The federal government requires the participation of homeless people on the boards of groups that receive certain funding. But making that representation robust, rather than mere tokenism, has been a challenge.

“We always knew … people who have experienced homelessness who want to get involved, and … folks from nonprofits that wanted them involved, but for some reason the connection was not being made,” says Cathy Kuhn, director of the New Hampshire Coalition to End Homelessness (NHCEH).

The coalition created Granite Leaders to fill that gap. And other communities are starting to take notice. Groups across New England and in New Jersey and Michigan have contacted Ms. Kuhn as they consider launching something similar.

Lessons in outreach

On a sunny Thursday morning during the fourth of six monthly classes, participants gather around a U-shaped set of tables in a church-turned-conference room. The space is provided by Families in Transition, which works in close partnership with NHCEH and also helped Simonds get back on her feet.

Today’s topic: the media – how to prepare for interviews, reach out to reporters with story ideas, and tap into social media platforms.

Simonds shares how a tweet, in which she tagged US Sen. Jeanne Shaheen, led to a connection with state officials who helped her get a court date for child support enforcement – something she hadn’t been able to do for years.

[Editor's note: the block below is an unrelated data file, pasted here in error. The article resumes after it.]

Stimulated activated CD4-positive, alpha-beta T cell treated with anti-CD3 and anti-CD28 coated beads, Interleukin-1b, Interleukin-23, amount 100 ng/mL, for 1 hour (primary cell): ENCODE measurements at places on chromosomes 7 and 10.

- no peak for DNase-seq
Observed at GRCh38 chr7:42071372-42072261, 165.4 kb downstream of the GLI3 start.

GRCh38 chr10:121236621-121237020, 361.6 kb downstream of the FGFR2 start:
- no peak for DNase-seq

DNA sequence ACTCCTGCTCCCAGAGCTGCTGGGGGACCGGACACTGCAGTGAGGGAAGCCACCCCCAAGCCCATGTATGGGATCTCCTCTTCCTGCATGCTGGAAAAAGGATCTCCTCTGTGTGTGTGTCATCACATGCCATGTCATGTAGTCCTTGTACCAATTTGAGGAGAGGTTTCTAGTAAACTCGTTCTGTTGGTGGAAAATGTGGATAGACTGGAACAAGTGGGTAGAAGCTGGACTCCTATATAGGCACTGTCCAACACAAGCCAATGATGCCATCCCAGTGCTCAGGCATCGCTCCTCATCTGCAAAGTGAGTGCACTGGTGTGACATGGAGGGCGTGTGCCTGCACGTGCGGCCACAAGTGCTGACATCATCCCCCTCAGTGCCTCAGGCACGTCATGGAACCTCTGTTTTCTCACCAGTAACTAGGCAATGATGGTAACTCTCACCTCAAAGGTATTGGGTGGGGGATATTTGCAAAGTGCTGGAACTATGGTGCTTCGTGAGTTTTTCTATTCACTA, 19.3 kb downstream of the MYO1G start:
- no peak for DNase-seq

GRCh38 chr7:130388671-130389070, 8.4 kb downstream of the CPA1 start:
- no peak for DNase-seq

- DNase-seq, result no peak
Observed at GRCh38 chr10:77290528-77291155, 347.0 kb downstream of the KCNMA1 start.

Now she urges everyone she knows, including people experiencing homelessness, to engage politically. “When people say why they don’t want to vote, I always have a comeback, because these people have helped me,” she says.

During a panel discussion with three professionals from area news outlets, Renee, the youngest member of the class, takes notes and pauses to stretch. She’s 19 and expecting a son in a few months, while her daughter, not quite 2, stays with a relative. (She asked to be identified only by her first name.) 

Renee says her mother kicked her out at 16, and since then she’s spent some nights on friends’ couches, in tents, in broken sheds, and even in a 24-hour McDonald’s during a blizzard. (Hear her in her own words, below.) 

She’s passionate about the need for a youth homeless shelter. New Hampshire is one of few states that doesn’t have one, partly because the low population doesn’t generate enough federal funding to sustain it.

The one lifeline Renee has consistently turned to is the Youth Resource Center, run by the nonprofit Child and Family Services in Manchester. Case managers there helped her get her Social Security number and birth certificate and open up a bank account. She can use the computers and phones, access a food pantry and donated clothes, and join in fun activities.